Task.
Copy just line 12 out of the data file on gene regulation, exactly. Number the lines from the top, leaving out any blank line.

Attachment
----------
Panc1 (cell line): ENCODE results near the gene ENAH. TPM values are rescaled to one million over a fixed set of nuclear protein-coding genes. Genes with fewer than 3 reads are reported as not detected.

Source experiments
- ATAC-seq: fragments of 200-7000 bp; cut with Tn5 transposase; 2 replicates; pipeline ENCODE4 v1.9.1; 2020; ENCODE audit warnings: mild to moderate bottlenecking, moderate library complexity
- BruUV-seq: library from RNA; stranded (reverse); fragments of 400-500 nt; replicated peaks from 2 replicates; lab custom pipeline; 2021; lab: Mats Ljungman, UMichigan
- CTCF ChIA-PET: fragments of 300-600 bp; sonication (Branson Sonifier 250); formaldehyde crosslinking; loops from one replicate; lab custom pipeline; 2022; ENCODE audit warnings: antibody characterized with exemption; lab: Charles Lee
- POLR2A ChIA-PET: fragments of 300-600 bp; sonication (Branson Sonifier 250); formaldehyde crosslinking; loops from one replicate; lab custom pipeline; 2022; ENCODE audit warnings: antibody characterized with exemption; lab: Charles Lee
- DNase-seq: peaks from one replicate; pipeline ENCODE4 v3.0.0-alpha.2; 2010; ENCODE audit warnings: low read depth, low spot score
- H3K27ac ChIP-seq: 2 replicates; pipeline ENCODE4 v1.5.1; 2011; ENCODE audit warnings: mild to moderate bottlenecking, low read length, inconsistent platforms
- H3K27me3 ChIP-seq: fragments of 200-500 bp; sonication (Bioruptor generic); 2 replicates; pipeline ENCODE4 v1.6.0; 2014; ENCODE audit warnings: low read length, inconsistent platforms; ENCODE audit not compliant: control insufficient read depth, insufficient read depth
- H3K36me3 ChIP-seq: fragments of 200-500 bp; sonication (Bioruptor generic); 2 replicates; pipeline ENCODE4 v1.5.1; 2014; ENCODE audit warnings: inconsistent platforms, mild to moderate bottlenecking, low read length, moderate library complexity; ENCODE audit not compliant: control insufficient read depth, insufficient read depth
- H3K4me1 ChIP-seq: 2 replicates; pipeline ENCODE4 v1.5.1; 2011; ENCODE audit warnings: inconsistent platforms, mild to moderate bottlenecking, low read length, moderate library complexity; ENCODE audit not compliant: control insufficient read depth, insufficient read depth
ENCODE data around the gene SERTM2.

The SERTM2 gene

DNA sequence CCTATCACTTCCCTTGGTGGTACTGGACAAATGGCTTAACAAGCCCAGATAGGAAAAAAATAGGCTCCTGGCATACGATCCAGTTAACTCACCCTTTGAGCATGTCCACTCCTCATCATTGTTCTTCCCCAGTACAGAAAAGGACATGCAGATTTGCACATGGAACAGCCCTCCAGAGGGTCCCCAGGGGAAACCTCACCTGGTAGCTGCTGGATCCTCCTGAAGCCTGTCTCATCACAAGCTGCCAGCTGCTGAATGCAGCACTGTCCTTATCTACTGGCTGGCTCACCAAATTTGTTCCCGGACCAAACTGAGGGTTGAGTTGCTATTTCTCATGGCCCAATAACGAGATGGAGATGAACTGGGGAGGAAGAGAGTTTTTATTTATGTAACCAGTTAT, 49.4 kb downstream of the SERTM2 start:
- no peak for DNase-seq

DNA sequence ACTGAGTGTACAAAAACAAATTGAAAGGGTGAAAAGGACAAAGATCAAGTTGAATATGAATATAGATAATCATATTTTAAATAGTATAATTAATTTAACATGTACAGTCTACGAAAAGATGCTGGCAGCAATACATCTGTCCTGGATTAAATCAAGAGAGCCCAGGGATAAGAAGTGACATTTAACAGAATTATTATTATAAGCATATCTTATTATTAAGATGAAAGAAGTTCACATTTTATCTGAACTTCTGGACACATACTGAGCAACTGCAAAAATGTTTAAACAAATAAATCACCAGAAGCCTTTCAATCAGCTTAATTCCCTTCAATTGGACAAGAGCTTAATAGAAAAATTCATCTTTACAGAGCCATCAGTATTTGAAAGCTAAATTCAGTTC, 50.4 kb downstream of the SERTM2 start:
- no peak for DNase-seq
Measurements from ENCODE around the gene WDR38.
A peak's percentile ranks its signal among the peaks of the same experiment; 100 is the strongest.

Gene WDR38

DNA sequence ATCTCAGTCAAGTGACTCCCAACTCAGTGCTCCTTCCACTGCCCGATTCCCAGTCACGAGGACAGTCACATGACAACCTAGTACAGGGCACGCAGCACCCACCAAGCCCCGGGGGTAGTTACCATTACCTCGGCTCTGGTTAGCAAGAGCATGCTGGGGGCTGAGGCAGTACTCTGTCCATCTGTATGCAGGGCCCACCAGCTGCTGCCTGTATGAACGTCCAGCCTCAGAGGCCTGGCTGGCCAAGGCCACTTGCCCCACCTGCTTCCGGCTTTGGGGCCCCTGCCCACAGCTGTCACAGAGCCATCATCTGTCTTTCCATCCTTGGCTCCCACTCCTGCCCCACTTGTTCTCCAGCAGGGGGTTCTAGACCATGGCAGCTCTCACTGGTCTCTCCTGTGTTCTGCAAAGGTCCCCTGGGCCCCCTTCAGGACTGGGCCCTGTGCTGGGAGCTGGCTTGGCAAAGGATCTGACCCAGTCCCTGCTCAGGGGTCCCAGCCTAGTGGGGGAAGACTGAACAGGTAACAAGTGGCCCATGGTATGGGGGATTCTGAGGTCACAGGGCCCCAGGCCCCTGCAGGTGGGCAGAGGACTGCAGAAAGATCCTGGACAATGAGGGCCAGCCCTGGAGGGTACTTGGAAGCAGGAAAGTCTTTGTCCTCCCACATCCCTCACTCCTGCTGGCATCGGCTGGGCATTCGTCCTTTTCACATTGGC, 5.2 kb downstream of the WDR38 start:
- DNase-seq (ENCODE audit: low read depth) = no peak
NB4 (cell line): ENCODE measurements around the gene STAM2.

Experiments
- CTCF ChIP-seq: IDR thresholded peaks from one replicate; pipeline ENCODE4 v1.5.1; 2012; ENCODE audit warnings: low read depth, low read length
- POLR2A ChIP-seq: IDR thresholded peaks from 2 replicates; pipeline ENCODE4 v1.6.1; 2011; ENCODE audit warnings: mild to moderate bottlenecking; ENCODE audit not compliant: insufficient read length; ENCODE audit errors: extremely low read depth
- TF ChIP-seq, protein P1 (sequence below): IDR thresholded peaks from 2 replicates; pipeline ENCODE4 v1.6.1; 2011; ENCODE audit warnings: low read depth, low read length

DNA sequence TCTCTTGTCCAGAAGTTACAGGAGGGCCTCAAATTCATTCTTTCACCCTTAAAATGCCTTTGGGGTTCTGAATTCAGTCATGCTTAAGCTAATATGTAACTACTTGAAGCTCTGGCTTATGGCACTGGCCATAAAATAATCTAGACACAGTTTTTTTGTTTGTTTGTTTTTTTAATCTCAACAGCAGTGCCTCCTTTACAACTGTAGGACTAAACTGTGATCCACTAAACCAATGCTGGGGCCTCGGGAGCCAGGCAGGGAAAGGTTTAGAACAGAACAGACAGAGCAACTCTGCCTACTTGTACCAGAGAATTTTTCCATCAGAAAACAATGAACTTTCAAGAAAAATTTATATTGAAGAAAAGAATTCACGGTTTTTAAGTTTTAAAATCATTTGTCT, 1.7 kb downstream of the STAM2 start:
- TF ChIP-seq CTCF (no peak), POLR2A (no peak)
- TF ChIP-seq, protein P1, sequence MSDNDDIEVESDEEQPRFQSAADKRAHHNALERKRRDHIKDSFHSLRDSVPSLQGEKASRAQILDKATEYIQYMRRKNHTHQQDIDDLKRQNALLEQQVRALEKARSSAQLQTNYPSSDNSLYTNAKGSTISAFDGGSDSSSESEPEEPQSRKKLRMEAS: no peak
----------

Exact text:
ENCODE data around the gene SERTM2.